Risks and causes of stomach cancer

We don’t know what causes most stomach cancers. But there are some risks factors that can increase your risk of developing it. These include being older, infection, being overweight and smoking.

Anything that can increase your risk of cancer is called a risk factor. Those that lower the risk are called protective factors.

Having one or more risk factors doesn’t mean that you will definitely get stomach cancer.

Helicobacter pylori infection

Infection with Helicobacter pylori (H. pylori) causes around 40 out of 100 (around 40%) stomach cancers in the UK.  

H. pylori is a bacteria that lives in the mucous which lines the stomach. It spreads through contaminated food and water.  For most people, having an H. pylori infection will not cause any problems. But in some, H. pylori can cause inflammation and stomach ulcers. This can lead to cancer.

Other factors, such as smoking and what we eat may increase the risk of H. pylori leading to cancer. 

Blood, stool and breath tests can find Helicobacter infection. The treatment is a course of antibiotics with a medicine to reduce the amount of acid in your stomach.

Age and gender

Stomach cancer is more common in older people. Around half of stomach cancers develop in people aged 75 or over.

Men are more likely to have stomach cancer than women.

Smoking tobacco

Smoking tobacco increases your risk of getting stomach cancer.  Around 15 out of 100 (around 15%) of stomach cancers in the UK is linked to smoking. Your risk increases with the number of cigarettes smoked a day.

It is never too late to stop smoking but the sooner you stop the better.

Being overweight or obese

Being overweight or obese increases your risk of getting cancer in the top part of your stomach (the cardia). This is where your food pipe joins the stomach (the gastro-oesophageal junction). Doctors record gastro-oesophageal junction cancers as stomach (cardia) cancer. But they treat them differently to other stomach cancers.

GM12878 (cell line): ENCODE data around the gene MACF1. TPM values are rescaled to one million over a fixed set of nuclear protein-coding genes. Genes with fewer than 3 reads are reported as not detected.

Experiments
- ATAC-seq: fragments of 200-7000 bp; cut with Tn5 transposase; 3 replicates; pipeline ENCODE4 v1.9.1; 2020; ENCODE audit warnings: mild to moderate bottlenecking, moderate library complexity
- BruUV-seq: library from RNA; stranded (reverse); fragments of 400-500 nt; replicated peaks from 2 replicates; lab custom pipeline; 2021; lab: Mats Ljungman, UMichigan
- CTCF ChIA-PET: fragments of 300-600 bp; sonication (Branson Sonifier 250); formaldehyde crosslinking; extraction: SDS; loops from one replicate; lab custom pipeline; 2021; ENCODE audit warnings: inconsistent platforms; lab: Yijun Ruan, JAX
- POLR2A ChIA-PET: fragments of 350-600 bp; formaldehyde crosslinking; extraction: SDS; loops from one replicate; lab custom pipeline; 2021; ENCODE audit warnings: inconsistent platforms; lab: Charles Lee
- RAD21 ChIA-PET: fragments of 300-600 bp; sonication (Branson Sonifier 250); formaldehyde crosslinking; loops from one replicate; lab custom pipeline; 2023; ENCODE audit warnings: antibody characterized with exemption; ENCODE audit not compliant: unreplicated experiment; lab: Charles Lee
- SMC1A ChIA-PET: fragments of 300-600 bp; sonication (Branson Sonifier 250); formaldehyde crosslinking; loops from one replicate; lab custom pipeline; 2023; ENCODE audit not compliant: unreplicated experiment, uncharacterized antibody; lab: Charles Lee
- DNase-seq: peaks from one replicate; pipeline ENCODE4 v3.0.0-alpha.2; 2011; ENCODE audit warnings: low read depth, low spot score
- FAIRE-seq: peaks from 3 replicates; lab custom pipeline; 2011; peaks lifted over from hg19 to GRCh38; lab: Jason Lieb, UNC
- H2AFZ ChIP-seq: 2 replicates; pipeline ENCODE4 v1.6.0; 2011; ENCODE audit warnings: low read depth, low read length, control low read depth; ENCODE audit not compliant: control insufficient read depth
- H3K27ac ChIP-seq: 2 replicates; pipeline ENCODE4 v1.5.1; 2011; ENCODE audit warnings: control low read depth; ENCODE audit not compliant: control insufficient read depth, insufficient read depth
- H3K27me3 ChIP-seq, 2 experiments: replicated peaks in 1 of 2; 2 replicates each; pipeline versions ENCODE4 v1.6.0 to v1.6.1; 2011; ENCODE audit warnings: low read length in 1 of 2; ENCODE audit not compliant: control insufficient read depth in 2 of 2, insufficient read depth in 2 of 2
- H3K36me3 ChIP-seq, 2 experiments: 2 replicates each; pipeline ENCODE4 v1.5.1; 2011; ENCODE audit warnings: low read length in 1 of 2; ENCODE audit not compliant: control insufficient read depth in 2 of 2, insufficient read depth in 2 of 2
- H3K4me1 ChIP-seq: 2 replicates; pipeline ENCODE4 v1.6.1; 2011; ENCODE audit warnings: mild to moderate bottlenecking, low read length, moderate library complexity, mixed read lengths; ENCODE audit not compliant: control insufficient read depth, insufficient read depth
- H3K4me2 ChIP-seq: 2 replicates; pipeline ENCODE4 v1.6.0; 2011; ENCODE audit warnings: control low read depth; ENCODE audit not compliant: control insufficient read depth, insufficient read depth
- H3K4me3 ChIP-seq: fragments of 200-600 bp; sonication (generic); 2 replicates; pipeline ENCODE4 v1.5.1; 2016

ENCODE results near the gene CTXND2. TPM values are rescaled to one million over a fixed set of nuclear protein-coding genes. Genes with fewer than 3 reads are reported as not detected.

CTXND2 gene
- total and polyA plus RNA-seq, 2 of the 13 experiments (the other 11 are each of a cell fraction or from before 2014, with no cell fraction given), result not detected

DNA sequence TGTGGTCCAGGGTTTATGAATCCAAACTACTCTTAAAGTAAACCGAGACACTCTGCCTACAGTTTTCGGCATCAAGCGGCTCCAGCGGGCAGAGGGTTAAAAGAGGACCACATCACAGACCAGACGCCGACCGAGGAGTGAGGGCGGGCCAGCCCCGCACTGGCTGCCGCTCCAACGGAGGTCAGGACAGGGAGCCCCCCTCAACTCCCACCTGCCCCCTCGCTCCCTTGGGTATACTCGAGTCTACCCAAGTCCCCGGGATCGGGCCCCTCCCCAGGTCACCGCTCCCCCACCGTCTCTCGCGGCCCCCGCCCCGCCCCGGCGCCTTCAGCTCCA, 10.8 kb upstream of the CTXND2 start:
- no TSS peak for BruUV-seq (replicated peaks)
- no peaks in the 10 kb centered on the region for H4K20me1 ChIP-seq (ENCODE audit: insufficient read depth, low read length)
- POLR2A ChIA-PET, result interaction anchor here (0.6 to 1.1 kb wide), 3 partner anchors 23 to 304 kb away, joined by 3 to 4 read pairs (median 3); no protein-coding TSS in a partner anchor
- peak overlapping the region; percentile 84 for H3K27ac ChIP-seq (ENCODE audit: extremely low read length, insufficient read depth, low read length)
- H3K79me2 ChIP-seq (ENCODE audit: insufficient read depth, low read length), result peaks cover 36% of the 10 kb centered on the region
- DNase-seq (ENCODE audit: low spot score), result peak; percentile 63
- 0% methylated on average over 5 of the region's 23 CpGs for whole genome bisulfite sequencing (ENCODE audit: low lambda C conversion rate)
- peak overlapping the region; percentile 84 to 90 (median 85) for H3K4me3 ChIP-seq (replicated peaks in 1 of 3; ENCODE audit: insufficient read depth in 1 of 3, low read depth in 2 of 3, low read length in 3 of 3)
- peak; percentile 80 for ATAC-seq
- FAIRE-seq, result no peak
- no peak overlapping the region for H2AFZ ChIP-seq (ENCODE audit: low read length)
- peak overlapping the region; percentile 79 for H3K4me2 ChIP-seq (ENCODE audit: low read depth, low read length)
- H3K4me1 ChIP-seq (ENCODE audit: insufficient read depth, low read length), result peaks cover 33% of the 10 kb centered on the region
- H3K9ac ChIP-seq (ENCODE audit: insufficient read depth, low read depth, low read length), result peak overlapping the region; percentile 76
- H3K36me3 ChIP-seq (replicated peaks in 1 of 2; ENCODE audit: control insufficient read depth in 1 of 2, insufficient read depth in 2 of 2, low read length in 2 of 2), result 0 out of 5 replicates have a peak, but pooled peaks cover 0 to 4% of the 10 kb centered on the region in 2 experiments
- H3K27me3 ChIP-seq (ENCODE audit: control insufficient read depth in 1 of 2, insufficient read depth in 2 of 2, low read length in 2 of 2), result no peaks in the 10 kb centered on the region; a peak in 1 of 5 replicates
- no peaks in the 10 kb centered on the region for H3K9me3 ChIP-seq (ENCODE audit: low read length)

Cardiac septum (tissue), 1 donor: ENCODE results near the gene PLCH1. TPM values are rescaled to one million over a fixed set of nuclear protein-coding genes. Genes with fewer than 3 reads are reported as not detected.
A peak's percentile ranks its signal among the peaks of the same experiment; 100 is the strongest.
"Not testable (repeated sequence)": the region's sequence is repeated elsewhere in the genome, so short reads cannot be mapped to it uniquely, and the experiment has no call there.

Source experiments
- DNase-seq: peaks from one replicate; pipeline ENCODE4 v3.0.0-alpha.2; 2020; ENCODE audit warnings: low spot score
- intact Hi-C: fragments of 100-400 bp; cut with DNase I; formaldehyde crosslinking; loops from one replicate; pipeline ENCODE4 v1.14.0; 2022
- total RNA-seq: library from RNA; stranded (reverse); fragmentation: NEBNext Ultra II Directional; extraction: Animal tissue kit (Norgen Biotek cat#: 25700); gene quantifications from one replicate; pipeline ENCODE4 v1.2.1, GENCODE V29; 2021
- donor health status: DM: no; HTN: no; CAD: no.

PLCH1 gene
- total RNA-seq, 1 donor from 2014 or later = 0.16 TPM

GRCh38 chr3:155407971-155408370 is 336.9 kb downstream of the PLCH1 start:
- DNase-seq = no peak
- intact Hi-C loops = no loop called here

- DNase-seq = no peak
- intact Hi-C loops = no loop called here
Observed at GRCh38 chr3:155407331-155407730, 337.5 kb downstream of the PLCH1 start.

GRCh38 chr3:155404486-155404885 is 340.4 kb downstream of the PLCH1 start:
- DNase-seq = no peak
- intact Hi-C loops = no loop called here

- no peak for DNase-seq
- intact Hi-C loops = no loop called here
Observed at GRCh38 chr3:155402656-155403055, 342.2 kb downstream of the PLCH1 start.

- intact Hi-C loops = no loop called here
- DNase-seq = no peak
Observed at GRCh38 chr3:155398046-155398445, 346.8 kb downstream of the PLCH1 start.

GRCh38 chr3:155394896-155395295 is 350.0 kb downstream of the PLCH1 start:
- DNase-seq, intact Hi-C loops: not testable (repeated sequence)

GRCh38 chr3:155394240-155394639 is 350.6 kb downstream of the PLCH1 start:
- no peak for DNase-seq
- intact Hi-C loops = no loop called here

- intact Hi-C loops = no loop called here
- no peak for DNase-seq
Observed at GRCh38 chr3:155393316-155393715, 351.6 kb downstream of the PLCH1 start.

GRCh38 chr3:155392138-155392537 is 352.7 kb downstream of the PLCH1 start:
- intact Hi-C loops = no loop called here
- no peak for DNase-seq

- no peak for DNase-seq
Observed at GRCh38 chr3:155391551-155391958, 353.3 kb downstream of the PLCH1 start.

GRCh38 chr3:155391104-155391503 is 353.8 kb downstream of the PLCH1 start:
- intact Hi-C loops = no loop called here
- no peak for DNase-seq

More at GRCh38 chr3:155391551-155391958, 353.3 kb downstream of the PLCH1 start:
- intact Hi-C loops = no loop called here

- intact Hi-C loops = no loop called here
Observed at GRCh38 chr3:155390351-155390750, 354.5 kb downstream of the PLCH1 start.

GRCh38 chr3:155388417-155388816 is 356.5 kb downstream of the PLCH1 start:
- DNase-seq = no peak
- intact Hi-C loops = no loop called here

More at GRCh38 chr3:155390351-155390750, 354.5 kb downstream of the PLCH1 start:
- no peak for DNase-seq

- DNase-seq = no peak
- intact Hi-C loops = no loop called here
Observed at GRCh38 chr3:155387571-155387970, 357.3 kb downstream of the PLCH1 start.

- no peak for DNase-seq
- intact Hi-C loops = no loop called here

Around 5 out of 100 stomach cancers (more than 5%) in the UK are caused by being overweight or obese. 

Obesity means being very overweight with a body mass index (BMI) of 30 or higher. Adults who have a BMI of 25 to 29.9 are overweight.

Try to maintain a healthy weight by being active and eating a healthy diet.


Stomach cancer risk is higher in people who drink 3 or more units of alcohol each day, compared with people who don't drink or only drink occasionally.

The government recommends that people drink less than 14 units a week.

Work chemicals

Some occupations and working with particular chemicals can increase your risk of stomach cancer. For example working in the rubber production industry.

There is also some research linking exposure to asbestos and inorganic lead compounds to stomach cancer, however this evidence is limited.

Exposure to these kinds of chemicals at work is rare and there are regulations to protect people at work.

Other possible causes

You might have heard of other possible causes of cancer. Stories about potential causes are often in the media. And it isn’t always clear which ideas are supported by evidence.

We haven’t included them here, either because there is no evidence about them or it is less clear.

Reducing your risk

There are ways you can reduce your risk of cancer.

  • International Agency for Research on Cancer. List of Classifications by cancer sites with sufficient or limited evidence in humans
    Volumes 1 to 131. Accessed June 2022.

  • The fraction of cancer attributable to known risk factors in England, Wales, Scotland, Northern Ireland, and the UK overall in 2015
    K Brown and others
    British Journal of Cancer 2018. Volume 118, Issue 8, Pages 1130-1141

  • Association Between Helicobacter pylori Eradication and Gastric Cancer Incidence: A Systematic Review and Meta-analysis.
    Y Lee and others
    Gastroenterology 2016. Volume 150. Pages 1113-1124

  • Smoking status and gastric cancer risk: an updated meta-analysis of case-control studies published in the past ten years. 

    G La Torre and others 
    Tumori 2009. Volume 95. Pages 13-22

  • Body Fatness and Cancer--Viewpoint of the IARC Working Group
    B Lauby-Secretan and others
    New England Journal of Medicine, 2016. 25;375(8), 794-8

  • The information on this page is based on literature searches and specialist checking. We used many references and there are too many to list here. Please contact patientinformation@cancer.org.uk with details of the particular issue you are interested in if you need additional references for this information.

Last reviewed: 
31 Aug 2022
Next review due: 
01 Sep 2025

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